Ellen McIlwaine, slide guitarist with powerful voice, dies at 75
“When we came back to the States and started college in Tennessee, the only piano was in the boys’ dorm,” she said, “so I borrowed a guitar that belonged to to someone, and I loved her. “
She dropped out of college and tried art school in Atlanta, playing clubs while in school. Singer and songwriter Patrick Sky saw her there and advised her to go to Greenwich Village, which she did, meeting Hendrix and others who were part of the music scene there.
Richie Havens was somewhat of a mentor as she honed her guitar playing; once, when she complained to him that she couldn’t play all the notes he could with her big hands, he encouraged her to find her own way. She developed unusual tunings for her guitar and a powerful vocal style which, as one writer put it, “is strong enough to strip paint at 10 steps”.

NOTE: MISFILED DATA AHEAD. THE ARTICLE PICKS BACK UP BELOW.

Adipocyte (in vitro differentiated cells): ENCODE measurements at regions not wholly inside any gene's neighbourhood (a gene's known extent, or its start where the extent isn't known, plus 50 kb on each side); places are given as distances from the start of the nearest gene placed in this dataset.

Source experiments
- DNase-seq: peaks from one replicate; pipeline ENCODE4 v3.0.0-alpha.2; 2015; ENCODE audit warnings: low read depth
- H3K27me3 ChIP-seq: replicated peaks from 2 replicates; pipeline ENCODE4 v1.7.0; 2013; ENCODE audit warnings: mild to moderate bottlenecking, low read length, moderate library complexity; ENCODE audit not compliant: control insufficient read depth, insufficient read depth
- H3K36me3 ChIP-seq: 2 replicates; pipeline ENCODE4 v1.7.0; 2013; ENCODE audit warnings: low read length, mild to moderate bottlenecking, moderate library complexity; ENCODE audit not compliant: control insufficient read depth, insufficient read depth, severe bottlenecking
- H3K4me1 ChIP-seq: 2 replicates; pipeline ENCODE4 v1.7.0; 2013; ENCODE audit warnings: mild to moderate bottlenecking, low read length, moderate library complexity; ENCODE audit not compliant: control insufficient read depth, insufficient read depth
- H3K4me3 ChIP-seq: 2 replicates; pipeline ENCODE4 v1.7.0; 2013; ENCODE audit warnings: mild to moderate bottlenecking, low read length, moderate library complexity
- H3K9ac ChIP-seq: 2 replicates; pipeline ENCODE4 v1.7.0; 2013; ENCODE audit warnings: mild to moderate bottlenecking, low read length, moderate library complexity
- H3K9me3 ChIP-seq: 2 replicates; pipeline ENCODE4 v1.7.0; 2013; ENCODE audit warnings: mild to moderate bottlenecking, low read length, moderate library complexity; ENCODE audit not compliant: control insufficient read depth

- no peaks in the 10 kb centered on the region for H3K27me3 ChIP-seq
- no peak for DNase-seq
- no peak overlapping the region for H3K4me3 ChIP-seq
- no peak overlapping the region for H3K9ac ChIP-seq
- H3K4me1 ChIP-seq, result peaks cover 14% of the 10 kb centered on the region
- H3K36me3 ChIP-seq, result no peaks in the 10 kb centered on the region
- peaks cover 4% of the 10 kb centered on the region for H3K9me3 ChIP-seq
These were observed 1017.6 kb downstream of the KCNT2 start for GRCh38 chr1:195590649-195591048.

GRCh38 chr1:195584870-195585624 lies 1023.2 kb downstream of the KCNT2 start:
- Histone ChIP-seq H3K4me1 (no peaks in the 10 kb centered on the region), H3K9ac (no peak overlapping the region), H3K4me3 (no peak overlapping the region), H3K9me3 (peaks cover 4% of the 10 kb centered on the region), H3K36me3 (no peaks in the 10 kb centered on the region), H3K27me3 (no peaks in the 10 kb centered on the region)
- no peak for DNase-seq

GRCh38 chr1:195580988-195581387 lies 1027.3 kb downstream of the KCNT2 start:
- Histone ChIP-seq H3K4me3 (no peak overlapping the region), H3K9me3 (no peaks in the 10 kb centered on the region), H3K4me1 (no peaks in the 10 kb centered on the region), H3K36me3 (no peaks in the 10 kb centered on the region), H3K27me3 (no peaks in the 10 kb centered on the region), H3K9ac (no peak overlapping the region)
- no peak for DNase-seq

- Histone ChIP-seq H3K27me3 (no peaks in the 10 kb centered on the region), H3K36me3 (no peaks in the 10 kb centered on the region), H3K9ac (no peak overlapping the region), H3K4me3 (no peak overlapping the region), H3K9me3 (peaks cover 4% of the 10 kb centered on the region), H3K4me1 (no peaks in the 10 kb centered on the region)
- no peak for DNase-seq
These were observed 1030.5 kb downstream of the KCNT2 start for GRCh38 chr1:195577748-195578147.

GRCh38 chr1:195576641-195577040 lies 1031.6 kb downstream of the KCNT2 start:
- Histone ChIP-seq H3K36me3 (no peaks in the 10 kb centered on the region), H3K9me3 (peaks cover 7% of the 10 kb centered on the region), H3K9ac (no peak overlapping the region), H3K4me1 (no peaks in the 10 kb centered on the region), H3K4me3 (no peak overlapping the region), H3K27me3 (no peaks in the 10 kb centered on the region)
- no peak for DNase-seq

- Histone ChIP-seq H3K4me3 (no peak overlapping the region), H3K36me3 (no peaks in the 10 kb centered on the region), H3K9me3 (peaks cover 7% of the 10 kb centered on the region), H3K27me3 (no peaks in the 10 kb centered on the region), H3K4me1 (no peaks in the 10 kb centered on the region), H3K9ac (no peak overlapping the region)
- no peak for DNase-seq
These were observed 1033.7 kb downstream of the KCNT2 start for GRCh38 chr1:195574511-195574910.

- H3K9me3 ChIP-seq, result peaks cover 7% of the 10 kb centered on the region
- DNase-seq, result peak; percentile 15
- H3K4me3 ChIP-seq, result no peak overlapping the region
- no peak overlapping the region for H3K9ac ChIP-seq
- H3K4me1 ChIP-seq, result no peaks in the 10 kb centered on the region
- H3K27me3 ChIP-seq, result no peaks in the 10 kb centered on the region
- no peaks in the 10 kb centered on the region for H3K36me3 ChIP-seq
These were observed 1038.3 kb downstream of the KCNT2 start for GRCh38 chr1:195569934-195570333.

Ms McIlwaine lived in Woodstock, NY, for a time, as well as Connecticut, but eventually settled in Canada, where she was better known than she was in the United States. Her other albums included “We the People” (1973); “Everybody Needs It” (1982), on which Cream’s Jack Bruce played bass; and “In Search of Trouble” (1987).
No immediate family member survives.
Although Ms McIlwaine continued to perform until she fell ill, for the past eight or nine years she had also driven a school bus to support herself, Ms Toews said, something that she loved to do because she loved children. But she might not have needed the money if things had been different during her prime.
“If I had a dime for every promising young white guitarist I have opened over the past 41 years,” Ms. McIlwaine told The Record in 2006, “I would be really rich.”